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Top Statistics About The Mental Health & Well-being Of Women-of-Color

First published on LinkedIn.


Over the weekend, I published a poll asking about discussing mental health at work...




What do mental health & wellness have to do with a psychologically safe workplace? May is Mental Health Awareness Month and I can't help but wonder how these two independent notions interact with each other. As I say in my bias training on Unconscious vs. Implicit Bias, a psychologically safe workplace and good mental health & well-being go hand-in-hand. They support each other – and are two sides of the same coin.


This month is also Asian-American, Native Hawaiian & Pacific Islanders (AANHPI) History Month, so we also have to examine the Intersectionality of that as well. Businesses and the workplace remain as the top sites of discrimination for AANHPI individuals. Here are some statistics about how a psychologically safe workplace (or lack thereof) can impact this workplace community:


  • In 2021, around 30% of AANHPI employees reported experiencing racial discrimination at work, where hateful language (i.e., a Microaggression) constituted nearly half of the instances reported.

  • 64% of women are exposed to Microaggressions in the workplace with non-white (and particularly BIPOC) women experiencing it more than any other workplace community.

  • AANHPI adults seek mental health services less than any other group. They are almost three times less likely than white adults to seek these services for unmet needs.

  • Poor mental health & wellness is thought to affect up to one in six workers, which ultimately contributes to the lack of employee engagement, motivation and productivity.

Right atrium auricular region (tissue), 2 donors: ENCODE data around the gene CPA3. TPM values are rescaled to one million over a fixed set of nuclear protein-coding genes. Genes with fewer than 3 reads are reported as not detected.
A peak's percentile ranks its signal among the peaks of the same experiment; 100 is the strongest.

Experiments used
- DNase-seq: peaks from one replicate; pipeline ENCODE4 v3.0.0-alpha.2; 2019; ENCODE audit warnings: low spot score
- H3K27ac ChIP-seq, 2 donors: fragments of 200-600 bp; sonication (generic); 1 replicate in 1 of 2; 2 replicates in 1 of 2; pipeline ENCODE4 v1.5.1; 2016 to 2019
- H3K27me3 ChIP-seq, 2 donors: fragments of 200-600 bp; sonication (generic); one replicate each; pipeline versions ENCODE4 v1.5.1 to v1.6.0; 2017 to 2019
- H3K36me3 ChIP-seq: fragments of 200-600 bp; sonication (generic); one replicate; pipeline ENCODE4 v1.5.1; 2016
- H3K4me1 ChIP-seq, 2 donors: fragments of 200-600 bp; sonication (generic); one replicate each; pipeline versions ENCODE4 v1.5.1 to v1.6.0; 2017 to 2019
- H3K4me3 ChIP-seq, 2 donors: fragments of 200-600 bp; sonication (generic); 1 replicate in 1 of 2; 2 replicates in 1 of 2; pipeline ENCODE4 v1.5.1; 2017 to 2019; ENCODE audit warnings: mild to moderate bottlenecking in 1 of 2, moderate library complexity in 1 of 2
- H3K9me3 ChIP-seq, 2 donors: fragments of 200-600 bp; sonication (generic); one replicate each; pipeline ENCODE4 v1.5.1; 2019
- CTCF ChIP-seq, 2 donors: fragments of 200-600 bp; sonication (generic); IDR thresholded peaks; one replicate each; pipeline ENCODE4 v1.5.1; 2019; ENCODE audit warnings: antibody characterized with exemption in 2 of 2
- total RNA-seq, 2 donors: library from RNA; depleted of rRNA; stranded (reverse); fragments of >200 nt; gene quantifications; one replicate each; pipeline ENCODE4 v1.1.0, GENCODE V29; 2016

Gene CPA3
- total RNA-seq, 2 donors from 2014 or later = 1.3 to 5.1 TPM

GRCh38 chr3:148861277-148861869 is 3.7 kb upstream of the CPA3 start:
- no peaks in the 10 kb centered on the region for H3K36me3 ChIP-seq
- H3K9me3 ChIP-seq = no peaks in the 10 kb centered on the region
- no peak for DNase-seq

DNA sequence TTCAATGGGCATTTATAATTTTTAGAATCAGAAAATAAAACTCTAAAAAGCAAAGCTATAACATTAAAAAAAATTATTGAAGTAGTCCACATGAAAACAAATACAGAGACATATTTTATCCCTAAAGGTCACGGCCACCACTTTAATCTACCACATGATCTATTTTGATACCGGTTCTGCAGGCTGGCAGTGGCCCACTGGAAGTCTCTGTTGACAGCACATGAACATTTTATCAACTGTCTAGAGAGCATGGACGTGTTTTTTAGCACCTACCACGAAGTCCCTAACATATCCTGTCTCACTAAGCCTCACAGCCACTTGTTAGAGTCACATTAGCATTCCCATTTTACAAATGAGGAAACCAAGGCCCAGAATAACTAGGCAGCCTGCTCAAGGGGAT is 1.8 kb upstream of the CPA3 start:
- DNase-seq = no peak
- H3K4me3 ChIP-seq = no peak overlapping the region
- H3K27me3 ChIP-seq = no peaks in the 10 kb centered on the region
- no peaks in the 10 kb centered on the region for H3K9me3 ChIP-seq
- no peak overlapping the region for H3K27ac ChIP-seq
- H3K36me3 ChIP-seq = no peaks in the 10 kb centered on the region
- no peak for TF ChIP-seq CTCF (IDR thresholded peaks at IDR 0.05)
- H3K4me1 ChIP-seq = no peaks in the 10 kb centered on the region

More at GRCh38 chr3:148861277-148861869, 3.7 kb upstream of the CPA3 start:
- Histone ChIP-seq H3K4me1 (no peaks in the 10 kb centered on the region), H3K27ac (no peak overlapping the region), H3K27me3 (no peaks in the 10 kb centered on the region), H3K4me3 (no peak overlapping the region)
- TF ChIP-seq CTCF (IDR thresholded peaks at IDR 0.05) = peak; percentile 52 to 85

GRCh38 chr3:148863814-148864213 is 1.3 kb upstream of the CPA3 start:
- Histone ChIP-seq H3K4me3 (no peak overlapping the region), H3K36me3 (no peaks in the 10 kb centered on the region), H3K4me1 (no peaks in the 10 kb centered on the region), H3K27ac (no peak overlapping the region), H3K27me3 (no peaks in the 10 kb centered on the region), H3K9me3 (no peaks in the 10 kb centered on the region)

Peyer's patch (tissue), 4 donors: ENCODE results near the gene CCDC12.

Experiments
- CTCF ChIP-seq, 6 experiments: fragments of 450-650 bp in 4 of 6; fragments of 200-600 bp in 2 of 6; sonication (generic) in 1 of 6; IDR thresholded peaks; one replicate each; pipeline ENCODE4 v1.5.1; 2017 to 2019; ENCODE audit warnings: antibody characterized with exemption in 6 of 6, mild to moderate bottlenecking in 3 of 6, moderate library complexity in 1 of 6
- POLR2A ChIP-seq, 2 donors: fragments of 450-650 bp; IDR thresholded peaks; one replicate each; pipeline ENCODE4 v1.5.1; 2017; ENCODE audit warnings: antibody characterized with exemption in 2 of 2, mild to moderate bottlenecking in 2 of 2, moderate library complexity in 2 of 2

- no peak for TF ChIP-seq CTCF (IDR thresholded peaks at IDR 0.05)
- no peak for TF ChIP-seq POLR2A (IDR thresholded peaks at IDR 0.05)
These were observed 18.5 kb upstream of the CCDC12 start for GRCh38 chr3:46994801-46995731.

By sharing these facts, my hope is that you will explore these statistics further. Ask yourself, what are the lingering affects for those who are marginalized even within these communities, such as women of color, or those with different abilities? This is why I say the work in Diversity, Equity, Inclusion & Belonging is ever evolving...because there will always be new ways to further support all employees, and different perspectives in viewing individuals and how they show up at work.


Don't miss the Equal Pay Days this month! May 3rd is Asian-American Women's Equal Pay Day and May 5th is Mom's Equal Pay Day. Asian women make $0.75 for every $1 made by white men and around 1/4 of working moms say they have turned down a promotion due to balancing childcare and work. What percentage of your workforce do these numbers impact?


May 21 is the World Day for Cultural Diversity for Dialogue and Development, a day set aside by the UN as an opportunity to deepen our understanding of the values of cultural diversity and learn to love together in harmony.


Until next month... Be well and stay safe & healthy!